To draw another connection:

Swimming is a form of correspondence - between body and world, self and environment, body and body. “A kind of communication between person and world.” Like drawing (“imagine you are running your hand over the surface…”). Like writing, even, which is a physical as well as an intellectual act. A form of labour: “in the ‘work’ of writing, the page becomes a personally invested space, a site to be both revered and feared, one of daily practice and struggle” (Dydia DeLyser and Harriet Hawkins, 2014, p 2). Here there’s a connection between the “work” of writing and the “work” of swimming, the work done in the pool and the daily practice and struggle there: the pool, like the page, becomes a site to be “both revered and feared”.

Writers often talk, sometimes a little preciously, about their “craft”, and about the individual, entirely necessary and highly variable, components of this craft - a particular chair or time of day, a certain soundtrack, a nap, a drink, a cat, an open window. 

Sometimes these things are spoken about in the same tone of reverence that something religious, otherworldly, or uncanny might be: as if there’s an element of witchcraft to writing. The novelist Roxana Robinson, in a piece for the New Yorker, presents her writing routine as something delicate, ritualistic, and not entirely within her control:

In the morning, I don’t talk to anyone, nor do I think about certain things.

I try to stay within certain confines. I imagine this as a narrow, shadowy corridor with dim bare walls. I’m moving down this corridor, getting to the place where I can write. […] I don’t read the paper or listen to the news. One glance at the headlines, the apprehension of the dire straits of the world, and it would all be over. The membrane will be pierced; it will shrivel and turn to damp shreds.

She concludes:

On a good day, I’m caught up by something larger than myself, held in the light by some celestial movement. For a brief charged time I may be irradiated, able to cast a shadow version of something I only imagine. The shadow will never be the bright true self that I know exists, but it will be as precise as I can make it, as real, as sharp, as beautiful. I will cast this shadow into the air, where it may never be seen, or where it may be seen at a great distance, and only by one person, someone I will never know. The point is to cast the shadow out into the air.

In spite of this ethereal inspiration, words are not disembodied. Think of the body writing - whether early in the morning, jolted awake by a cup of instant coffee, as in Robinson’s case, or past midnight, hunched over a laptop, bashing out a frenzied email, as in my case on so many evenings. As Catherine Brace and Adeline Johns-Putra have written: “in the performance and practice of writing, we glimpse a fusion of thought, action, body and text” (Brace and Johns-Putra, 2010, p 403). And this fusion creates space for engagement about not just the place being written about, but the place of the author, and the relationship between the two.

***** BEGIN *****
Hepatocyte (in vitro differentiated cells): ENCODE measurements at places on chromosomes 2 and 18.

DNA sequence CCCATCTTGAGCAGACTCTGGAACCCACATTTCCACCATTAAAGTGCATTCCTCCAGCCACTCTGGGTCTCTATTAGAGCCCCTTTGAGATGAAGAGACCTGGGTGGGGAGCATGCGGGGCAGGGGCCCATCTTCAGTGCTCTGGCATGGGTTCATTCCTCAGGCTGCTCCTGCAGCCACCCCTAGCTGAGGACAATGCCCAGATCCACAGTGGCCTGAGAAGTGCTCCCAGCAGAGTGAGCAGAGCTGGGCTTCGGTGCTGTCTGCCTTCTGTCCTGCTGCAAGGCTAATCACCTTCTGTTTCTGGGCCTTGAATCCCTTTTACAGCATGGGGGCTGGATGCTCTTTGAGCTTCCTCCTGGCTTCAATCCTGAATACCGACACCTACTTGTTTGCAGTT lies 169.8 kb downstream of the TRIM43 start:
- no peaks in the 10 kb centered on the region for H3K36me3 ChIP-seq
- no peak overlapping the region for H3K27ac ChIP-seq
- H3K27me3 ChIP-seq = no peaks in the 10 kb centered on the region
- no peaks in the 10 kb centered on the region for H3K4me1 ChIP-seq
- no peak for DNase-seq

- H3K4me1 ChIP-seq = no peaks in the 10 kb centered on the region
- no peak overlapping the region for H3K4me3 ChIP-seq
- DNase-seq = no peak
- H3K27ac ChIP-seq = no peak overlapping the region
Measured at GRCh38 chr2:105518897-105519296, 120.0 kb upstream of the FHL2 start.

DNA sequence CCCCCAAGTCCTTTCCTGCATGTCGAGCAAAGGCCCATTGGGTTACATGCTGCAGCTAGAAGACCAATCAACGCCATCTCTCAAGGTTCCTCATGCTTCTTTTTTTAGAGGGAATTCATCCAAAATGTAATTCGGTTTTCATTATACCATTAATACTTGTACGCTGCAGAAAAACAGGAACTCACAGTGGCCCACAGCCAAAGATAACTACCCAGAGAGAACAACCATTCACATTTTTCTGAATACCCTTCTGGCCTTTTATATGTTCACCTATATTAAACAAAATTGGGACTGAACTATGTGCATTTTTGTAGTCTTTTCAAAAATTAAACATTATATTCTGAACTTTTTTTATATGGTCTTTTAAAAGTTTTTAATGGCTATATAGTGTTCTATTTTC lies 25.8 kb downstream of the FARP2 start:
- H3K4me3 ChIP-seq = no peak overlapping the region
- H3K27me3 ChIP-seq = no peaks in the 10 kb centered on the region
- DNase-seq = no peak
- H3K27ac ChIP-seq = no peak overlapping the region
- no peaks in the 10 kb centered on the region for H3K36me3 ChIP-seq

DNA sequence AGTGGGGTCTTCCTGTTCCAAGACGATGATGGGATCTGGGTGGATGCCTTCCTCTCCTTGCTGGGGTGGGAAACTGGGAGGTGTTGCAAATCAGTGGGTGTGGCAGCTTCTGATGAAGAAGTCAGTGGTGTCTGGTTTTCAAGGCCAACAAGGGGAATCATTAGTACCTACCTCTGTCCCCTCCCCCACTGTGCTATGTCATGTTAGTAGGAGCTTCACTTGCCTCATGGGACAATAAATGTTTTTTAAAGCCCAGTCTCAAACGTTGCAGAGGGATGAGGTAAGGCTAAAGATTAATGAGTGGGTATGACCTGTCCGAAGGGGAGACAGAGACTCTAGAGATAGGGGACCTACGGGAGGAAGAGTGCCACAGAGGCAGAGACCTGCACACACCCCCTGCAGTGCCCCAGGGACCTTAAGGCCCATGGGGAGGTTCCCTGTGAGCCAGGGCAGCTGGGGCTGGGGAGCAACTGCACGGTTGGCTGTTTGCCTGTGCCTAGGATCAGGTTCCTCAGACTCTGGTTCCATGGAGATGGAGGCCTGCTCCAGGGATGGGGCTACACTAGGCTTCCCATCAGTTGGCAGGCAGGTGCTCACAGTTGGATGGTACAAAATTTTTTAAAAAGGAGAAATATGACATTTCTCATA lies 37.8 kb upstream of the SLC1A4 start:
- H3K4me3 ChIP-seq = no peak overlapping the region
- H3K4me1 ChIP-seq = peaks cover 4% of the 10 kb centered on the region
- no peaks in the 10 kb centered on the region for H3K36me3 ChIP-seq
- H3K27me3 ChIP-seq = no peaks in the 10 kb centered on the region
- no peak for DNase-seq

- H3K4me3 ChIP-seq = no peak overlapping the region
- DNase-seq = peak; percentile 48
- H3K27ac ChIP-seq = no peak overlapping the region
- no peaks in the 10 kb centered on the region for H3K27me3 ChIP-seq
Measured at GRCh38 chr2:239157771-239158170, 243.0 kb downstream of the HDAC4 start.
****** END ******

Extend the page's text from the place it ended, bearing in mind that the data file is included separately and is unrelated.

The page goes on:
Last year I gave a presentation, alongside two colleagues, about writing and geography. A lot of this post is actually recycled material from my talk- material that’s taken on new meaning as my project has shifted and morphed. At the time the focus of my PhD was very different, and it’s possible, I realize now, that the talk was actually a first tentative step towards making this vital change.

But the point is this: during a frantic bout of email correspondence with my colleagues about how best to structure the two-hour long session, the word “practice” came up a lot. I suggested, for instance, that one of the questions we might want to pose to the audience was about how we “practice” writing, which in turn prompted a great question from one colleague about “the current ubiquitous use of the word ‘practice’. What does this word really mean?” she wrote -  “I personally find it very discomfiting to use a word that blurs earlier distinctions between ‘labour’, ‘work’, ‘craft’, ‘artistry’, and ‘rehearsal’?”

These questions made me think then, and continue to make me think, of sport and physical activity. In particular - of course! - I think of swimming, which has become integrally linked to writing for me in recent years, as if one activity offsets or enhances the other, and about the futility of swimming laps, which is akin to the futility of writing words.

Of course neither swimming nor writing is actually futile, but neither action is guaranteed to bring me any result other than the immediate result, which is a kind of satisfaction - and that has to be satisfaction enough, whatever else happens. Even when you feel you’ve made a breakthrough, there’s still someone next to you who’s faster, more efficient, more elegant; there’s still someone else whose words you admire much more than your own. 

I’ve quoted this frequently, but it bears repeating: the journalist Mark Rowlands, writing about running and identifying the feeling of “running simply to run” -

This experience is found in other sports too: an absorption in the deed and not the goal; the activity and not the outcome. This is play in its purest form.

Hence practice - that ubiquitous, sometimes discomfiting word - becomes a form of play. Perhaps. And perhaps playfulness with words can liven up text, breathe life into it, give it a kind of agency of its own.